The rise of multi-cloud: putting the customer in charge

Over the last few years, we have witnessed exponentially growing interest in what is commonly called a multi-cloud strategy, or multi-cloud infrastructure, across the enterprise community. The focus isn’t limited to specific sectors, it spans across the board: enterprises from all industries are considering and putting in place multi-cloud strategies, virtualising their infrastructures and opting for a mix of cloud providers, rather than relying on a single vendor.

And while it is a deliberate choice for many, this is not the case for all organisations. But where has this sudden hype around the subject of multi-cloud come from?

What is multi-cloud?

Multi-cloud is the next leap of cloud-enabled IT architecture beyond hybrid cloud. It refers to an IT design where multiple public cloud providers and on-premises private cloud resources are used concurrently to realise certain business objectives and metrics that are difficult to achieve with private-only and/or hybrid cloud designs.

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These business objectives include the freedom of choice to pick and choose best of breed cloud services across public cloud providers, as well as enabling data mobility to eliminate concern over vendor lock-in. In addition, companies are looking to achieve enhanced data availability and durability with data sets spread across multiple cloud architectures, and cost optimisation with the ability to use the most appropriate cloud pricing scheme for each application across providers. In a nutshell, these factors put the cloud customer in charge with optimal leverage and control, thereby fuelling the growing momentum of multi-cloud.

Principles of multi-cloud

The benefits of multi-cloud outlined above hinge on a number of principles that must be adhered to. First is the need to normalise data access, control, and security across all clouds with a single interface, with the de-facto choice being the Amazon S3 API – assuming a full-fledged implementation with Identity & Access Management or IAM. Second is the need to ensure that data always stays in its open, cloud-native format – meaning no opaqueness anywhere – so that it can be accessed wherever it resides and can be moved around freely as required. Third is a transparent data brokering capability that allows data to be placed and moved around automatically based on pre-defined business policies. And fourth is dynamic indexing and searching capabilities across cloud architectures so that data can be found and acted upon wherever it happens to reside at any given time.

If not implemented correctly and with reasonable safeguards, multi-cloud could exacerbate the drawbacks and challenges that face cloud customers, such as increased complexity and overhead of data management, reduced flexibility in ways the data can be accessed and used, poor control and tracking of where data is placed, and inflated costs with unnecessary copies sitting on multiple clouds.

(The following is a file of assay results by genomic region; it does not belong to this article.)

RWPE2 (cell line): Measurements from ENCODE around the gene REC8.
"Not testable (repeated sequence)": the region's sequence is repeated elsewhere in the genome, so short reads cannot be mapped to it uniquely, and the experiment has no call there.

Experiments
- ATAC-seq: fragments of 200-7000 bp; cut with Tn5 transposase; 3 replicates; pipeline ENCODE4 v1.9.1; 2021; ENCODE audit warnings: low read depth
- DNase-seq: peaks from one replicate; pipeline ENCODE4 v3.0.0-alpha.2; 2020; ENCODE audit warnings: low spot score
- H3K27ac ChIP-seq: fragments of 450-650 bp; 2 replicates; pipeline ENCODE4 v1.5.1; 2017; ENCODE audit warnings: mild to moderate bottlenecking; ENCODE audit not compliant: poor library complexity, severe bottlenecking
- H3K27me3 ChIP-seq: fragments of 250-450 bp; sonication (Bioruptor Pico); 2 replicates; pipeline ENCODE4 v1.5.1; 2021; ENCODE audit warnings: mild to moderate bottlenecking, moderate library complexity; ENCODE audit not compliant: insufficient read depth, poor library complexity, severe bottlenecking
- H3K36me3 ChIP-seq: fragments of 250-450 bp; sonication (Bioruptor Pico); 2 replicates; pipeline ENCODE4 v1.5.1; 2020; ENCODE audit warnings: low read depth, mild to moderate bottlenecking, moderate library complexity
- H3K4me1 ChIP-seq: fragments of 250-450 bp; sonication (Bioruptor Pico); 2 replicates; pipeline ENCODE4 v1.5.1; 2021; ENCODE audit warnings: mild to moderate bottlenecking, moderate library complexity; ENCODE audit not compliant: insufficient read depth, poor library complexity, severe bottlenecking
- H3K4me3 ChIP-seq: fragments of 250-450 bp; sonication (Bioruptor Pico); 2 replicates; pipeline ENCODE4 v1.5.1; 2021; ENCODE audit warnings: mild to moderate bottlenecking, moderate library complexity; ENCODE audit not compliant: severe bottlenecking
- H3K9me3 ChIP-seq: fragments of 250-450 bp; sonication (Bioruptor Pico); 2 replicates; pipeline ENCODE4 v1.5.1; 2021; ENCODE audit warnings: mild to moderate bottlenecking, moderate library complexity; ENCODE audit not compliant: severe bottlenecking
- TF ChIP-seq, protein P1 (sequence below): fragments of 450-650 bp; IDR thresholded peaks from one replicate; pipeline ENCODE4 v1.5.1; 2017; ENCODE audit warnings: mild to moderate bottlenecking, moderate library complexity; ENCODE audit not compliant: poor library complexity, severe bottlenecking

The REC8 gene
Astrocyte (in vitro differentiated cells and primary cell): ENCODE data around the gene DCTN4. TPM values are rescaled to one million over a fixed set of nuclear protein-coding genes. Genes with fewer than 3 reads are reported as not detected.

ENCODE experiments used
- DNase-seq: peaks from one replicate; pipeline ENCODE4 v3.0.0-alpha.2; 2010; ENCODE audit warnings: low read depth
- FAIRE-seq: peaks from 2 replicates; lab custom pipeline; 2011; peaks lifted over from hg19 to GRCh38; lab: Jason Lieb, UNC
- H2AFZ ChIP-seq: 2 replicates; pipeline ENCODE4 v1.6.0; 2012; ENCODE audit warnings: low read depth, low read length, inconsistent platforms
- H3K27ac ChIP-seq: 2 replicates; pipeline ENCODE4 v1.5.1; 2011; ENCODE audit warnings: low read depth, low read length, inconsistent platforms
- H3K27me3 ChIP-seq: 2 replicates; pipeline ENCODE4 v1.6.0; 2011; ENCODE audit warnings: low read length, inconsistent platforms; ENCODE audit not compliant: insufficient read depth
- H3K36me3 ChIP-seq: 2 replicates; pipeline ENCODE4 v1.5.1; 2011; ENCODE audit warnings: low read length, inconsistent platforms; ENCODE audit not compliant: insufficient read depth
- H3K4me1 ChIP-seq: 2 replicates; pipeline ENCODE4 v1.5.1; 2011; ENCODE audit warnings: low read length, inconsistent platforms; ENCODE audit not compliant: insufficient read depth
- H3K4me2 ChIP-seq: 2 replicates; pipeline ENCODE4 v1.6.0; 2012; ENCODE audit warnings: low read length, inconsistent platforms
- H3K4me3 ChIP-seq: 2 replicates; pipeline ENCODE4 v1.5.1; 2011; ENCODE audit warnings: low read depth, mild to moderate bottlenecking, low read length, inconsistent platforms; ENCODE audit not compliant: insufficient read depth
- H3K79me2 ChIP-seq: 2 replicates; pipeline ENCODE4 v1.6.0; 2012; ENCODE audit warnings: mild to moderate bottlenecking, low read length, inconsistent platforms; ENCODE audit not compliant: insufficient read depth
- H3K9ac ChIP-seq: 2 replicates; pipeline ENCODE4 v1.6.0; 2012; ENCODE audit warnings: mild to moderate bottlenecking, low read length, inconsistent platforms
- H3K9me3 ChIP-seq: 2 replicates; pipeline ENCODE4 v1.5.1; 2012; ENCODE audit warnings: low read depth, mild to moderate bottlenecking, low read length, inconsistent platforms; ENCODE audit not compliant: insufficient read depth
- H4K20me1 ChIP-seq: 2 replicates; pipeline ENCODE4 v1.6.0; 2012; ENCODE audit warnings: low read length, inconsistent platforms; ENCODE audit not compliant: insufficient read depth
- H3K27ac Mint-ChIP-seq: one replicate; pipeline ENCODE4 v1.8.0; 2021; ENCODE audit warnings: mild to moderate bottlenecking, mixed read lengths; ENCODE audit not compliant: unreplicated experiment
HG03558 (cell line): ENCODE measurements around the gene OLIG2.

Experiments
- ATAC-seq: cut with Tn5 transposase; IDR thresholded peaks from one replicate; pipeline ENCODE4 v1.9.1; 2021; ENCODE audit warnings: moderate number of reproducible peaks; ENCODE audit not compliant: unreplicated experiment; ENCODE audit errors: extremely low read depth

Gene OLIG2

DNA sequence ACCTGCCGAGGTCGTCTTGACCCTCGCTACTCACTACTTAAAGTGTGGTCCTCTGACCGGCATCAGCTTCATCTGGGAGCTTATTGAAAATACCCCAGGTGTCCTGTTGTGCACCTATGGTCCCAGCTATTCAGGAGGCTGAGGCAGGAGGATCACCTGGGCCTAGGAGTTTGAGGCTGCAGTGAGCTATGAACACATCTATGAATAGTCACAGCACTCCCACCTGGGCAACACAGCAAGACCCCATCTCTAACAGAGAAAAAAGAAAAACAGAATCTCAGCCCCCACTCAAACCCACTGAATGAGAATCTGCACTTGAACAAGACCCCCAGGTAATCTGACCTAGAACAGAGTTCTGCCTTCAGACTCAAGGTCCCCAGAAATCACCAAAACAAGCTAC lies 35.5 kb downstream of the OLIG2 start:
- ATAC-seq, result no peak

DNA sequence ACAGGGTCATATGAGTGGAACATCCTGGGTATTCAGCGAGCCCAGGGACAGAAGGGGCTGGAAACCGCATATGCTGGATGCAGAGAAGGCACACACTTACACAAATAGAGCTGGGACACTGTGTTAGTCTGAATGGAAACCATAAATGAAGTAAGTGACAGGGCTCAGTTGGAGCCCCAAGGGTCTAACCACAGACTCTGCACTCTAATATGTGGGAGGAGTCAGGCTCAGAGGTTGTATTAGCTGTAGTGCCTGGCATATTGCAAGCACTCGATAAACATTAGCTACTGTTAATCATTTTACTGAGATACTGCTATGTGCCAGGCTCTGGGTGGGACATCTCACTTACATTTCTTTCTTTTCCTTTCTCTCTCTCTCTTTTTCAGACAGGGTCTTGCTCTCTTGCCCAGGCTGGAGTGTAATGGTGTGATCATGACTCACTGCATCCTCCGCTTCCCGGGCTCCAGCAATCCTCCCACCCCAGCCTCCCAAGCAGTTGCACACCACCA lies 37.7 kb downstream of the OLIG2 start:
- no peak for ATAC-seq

Many organisations can already be defined as multi-cloud users by default since the deployment of multiple cloud offerings within a single company has grown organically out of “shadow IT”

Many organisations can already be defined as multi-cloud users by default since the deployment of multiple cloud offerings within a single company has grown organically out of “shadow IT” practices over the past few years.  Those organisations are finding they need a solution to deal with these multiple clouds. A second set of organisations are building a multi-cloud strategy more intentionally in order to reap the benefits outlined above. At this juncture, an increasing section of customers are clearly better educated and more savvy in their use of cloud services, prompting them to explore and implement multi-cloud strategies.

That said, the undisputed benefits of multi-cloud could be wiped away if an organisation lacks the maturity, discipline, or capability to adhere to the principles outlined above. It is therefore imperative that organisations seek out trusted technology partners with the expertise, know-how, and solutions to ensure that the principles are met. For example, it is vital to implement and follow cloud provider-agnostic standards that ensure adequate control is maintained. Once locked into any vendor or technology, it is very difficult to change.

Looking forward

As multi-cloud is becoming the norm for cloud designs and is enjoying mainstream adoption, over the next couple of years there will be demand for a solution that fundamentally changes cloud storage and data management to provide customers with the full power and flexibility of on-premises storage and public clouds so that they can get not only the most value from their data but also the optimal experience in doing so. The rise of such new multi-cloud data controller solutions will help broker and manage information across different clouds.

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